Charge Circuit

In order to protect the Espruino board (and what it is connected to), a 1000mA thermal (self-resetting) fuse is on the board between the pins marked 'Bat' on the board and the power source (USB/Battery).

See Connecting Batteries below for information on connecting Batteries.

Note: On rev 1v3 the voltage regulator draws 80uA, which makes up the majority of the 110uA power draw when sleeping. rev 1v4 has a much more efficient regulator, which allows a power draw of just 30uA.

Connecting

NOTE: The Espruino board has no case and so the USB connector is completely unsupported. This means it is relatively delicate (especially on rev 1v3 boards) and needs to be treated carefully. Try and pull the connector straight out, and do not push down on the board when the connector is inserted, or try and move the board around using the cable.

Pin Strip

There's a [[Pin Strip]] page covering how to solder Pin Strip onto the Espruino Board

Batteries

You can usually buy batteries with the PH-type 2 pin female JST (PHR-2) connector ready-soldered, see [[Battery]] for more details on battries and connectors.

Servo Motors

See the [[Pin Strip]] page for ideas on how to connect servos, and the [[Servo Motors]] page on how to control them.

Motor Drivers

To drive motors there are two good options - both of which solder on to the prototype area (which is designed for SOIC-style chips). The surface mount versions of these will require some soldering skills, so if you only need to turn motors on and off (and not drive them at different speeds) then a Relay Module might be easier.

L293D

The [[L293D]] is slightly more expensive, but has four outputs, each of which can pull up to a voltage as well as down to 0v. This makes it ideal for driving motors in forwards and reverse, as each side of the motor can be connected to an output.

ULN2003

The [[ULN2003]] has 7 x 500mA outputs, but they can only pull down to 0v. This makes it great for powering relays, solenoids and stepper motors - but only useful for motors if you only need them to run in a single direction.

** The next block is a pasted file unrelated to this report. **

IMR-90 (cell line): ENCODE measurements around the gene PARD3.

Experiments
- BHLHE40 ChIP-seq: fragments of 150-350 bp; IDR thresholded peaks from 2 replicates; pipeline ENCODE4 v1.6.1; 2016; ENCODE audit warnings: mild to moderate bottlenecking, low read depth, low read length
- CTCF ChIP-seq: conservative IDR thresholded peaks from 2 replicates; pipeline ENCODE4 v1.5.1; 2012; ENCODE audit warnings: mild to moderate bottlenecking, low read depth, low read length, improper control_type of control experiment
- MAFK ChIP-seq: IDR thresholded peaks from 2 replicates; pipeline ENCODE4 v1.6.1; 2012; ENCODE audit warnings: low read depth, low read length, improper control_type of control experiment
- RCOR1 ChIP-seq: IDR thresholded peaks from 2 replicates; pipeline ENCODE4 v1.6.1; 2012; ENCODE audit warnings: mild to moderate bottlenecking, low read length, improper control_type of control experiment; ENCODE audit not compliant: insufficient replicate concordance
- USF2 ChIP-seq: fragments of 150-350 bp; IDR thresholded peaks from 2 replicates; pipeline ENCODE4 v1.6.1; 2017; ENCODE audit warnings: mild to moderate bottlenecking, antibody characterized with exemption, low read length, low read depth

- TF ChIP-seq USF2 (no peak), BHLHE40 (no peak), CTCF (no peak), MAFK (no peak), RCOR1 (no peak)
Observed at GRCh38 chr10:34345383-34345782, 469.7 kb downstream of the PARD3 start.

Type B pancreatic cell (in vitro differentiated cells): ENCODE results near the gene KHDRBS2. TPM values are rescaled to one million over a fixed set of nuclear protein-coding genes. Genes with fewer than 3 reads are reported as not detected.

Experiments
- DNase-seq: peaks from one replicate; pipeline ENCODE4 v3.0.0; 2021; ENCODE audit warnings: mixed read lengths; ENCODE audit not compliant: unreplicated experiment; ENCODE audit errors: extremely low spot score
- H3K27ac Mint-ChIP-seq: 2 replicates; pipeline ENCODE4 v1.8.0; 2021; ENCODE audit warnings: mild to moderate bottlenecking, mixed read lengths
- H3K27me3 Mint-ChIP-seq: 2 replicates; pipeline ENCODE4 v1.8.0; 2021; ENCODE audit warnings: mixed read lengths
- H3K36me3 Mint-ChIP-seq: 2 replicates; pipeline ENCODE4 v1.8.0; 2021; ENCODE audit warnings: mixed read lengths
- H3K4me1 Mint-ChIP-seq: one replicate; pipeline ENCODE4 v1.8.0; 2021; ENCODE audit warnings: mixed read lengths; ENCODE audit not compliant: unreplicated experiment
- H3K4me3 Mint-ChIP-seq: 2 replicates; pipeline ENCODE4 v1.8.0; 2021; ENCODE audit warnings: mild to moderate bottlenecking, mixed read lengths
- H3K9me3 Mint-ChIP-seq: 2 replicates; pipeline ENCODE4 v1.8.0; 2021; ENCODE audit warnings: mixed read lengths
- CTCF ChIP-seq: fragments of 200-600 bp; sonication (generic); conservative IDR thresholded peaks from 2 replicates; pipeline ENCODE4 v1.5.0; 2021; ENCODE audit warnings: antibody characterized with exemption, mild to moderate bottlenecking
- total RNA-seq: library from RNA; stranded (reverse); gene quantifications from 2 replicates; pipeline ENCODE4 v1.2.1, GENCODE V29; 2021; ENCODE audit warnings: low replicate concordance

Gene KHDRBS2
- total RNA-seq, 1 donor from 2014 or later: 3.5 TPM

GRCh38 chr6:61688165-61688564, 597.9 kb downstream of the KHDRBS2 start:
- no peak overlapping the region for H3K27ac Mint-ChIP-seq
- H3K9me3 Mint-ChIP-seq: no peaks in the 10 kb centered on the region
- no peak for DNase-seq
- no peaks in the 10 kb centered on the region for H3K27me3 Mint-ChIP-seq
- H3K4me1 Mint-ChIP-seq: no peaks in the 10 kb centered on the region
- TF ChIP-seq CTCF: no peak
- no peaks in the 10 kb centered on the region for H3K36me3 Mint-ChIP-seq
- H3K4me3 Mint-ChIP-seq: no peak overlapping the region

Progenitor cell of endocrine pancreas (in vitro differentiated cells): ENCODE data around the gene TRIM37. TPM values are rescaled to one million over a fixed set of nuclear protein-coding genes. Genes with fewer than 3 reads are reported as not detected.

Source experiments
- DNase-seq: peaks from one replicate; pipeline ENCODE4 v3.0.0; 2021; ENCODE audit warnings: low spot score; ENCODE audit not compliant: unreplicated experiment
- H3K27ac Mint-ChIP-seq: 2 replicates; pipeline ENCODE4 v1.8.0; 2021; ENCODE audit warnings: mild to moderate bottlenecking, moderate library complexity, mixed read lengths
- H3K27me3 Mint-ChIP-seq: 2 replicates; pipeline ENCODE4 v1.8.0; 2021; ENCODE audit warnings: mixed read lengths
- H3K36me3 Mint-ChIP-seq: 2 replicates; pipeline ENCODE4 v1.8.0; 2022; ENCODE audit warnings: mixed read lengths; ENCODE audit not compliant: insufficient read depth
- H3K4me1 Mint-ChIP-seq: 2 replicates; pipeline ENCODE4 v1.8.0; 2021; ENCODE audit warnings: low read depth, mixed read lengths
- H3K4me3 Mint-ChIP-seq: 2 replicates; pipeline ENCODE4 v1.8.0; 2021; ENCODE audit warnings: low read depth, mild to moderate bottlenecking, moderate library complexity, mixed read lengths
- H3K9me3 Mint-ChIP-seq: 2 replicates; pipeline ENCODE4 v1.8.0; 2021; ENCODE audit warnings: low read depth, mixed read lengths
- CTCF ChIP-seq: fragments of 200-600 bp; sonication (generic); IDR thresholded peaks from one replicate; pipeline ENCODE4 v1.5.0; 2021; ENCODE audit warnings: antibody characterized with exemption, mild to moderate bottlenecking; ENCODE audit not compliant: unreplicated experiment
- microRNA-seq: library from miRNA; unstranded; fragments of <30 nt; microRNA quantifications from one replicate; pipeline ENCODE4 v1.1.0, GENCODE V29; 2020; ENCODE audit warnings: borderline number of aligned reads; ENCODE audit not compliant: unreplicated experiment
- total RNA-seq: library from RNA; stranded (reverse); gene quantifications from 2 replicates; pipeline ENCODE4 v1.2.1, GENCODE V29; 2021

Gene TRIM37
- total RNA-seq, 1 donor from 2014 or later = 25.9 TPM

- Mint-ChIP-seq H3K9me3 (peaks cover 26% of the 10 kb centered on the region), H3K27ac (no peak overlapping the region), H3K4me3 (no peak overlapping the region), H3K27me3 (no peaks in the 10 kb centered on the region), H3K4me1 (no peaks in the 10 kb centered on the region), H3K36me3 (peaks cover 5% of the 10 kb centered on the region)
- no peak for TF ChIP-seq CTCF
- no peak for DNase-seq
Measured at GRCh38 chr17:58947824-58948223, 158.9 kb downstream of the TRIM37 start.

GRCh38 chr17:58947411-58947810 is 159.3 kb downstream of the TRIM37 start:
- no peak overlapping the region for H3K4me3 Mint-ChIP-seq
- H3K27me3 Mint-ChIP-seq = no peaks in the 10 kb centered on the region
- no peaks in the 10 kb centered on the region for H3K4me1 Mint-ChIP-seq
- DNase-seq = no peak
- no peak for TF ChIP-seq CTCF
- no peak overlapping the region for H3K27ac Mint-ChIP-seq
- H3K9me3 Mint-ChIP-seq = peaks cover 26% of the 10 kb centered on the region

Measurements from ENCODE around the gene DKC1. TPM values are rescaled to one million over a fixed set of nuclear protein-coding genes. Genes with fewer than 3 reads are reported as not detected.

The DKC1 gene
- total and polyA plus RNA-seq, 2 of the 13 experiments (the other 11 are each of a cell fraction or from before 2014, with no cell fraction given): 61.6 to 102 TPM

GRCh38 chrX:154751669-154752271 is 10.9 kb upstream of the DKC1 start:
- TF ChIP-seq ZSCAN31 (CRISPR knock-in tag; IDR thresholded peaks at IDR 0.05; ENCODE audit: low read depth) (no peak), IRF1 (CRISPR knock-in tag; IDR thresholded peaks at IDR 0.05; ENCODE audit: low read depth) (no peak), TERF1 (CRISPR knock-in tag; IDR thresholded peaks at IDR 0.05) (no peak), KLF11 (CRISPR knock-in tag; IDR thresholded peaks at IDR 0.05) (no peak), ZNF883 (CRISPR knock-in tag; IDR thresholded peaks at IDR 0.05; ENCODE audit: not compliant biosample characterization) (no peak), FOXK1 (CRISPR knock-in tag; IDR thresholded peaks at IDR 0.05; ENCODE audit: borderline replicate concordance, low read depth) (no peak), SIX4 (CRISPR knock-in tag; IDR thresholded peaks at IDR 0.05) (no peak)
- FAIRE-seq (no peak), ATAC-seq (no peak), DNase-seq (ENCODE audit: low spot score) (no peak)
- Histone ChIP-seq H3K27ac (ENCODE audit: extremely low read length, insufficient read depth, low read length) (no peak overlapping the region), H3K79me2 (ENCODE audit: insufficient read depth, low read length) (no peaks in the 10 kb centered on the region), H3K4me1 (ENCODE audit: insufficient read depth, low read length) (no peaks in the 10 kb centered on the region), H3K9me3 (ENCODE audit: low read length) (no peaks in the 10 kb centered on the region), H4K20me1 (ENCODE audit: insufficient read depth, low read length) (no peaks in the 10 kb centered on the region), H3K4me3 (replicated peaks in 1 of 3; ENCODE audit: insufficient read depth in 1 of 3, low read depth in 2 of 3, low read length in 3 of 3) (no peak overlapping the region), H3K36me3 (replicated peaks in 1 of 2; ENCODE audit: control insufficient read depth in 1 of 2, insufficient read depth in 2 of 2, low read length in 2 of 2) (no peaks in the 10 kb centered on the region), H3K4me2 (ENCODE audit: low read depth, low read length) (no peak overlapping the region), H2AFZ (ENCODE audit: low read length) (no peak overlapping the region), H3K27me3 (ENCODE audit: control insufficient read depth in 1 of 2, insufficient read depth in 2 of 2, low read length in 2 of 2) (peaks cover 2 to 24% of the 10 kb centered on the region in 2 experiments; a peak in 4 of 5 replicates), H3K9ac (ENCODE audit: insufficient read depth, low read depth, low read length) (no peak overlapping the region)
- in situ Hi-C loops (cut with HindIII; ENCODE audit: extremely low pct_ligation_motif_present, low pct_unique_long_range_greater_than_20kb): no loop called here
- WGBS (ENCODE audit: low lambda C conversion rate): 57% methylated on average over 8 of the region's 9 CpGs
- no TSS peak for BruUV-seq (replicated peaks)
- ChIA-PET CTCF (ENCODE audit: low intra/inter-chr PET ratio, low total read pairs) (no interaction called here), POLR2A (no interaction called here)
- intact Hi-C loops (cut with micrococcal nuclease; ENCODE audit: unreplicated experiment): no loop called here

Bluetooth

Espruino is designed for HC-05 modules. Have a look at the [[Bluetooth]] page for more information.

Known Problems

  • PWM output (via analogWrite) on B4 and A6 at the same time is not possible (as they share timer hardware)
  • You can't setWatch on two pins with the same number (eg. A5 and C5) - this is a limitation of the STM32F1
  • You can't use setWatch on B11/C11/D11 and enable setDeepSleep, as A11 is watched in order to wake when USB is plugged in
  • The USB bootloader as shipped on Espruino KickStarter boards requires the APB1 clock frequency to be changed before it will work reliably. This is automatically handled by the Web IDE's flasher (diff), and also Espruino's version of stm32loader.py if you supply the -k switch.

Troubleshooting

Please see the [[Troubleshooting]] section.

Firmware Updates

We'd strongly recommend that you use the Web IDE to update the firmware on this board - See The Download page for instructions.

In case you manage to erase all your board's flash memory you can use the on-chip bootloader though - see below.

Advanced Reflashing

If you're developing and you want to completely rewrite the bootloader, you can wire up the Espruino board to a USB-TTL convertor as follows:

USB-TTL Name Espruino Pin
5V 5V VBAT
GND GND GND
TX USART1_RX A10
RX USART1_TX A9
- BOOT0 - 3.3V BOOT0
GND BOOT1 - 0V B2

Note: BOOT0 is in a group of two pins (RST and BOOT0) in the middle of the top edge of the board.

Then, dab reset to enter bootloader mode and use the STM32 flasher utility to flash the STM32 chip.

You might also want to see the Advanced Debug page for details on how to debug the Espruino Interpreter using an ST-link debugger.

Other Official Espruino Boards

  • APPEND_KEYWORD: Official Board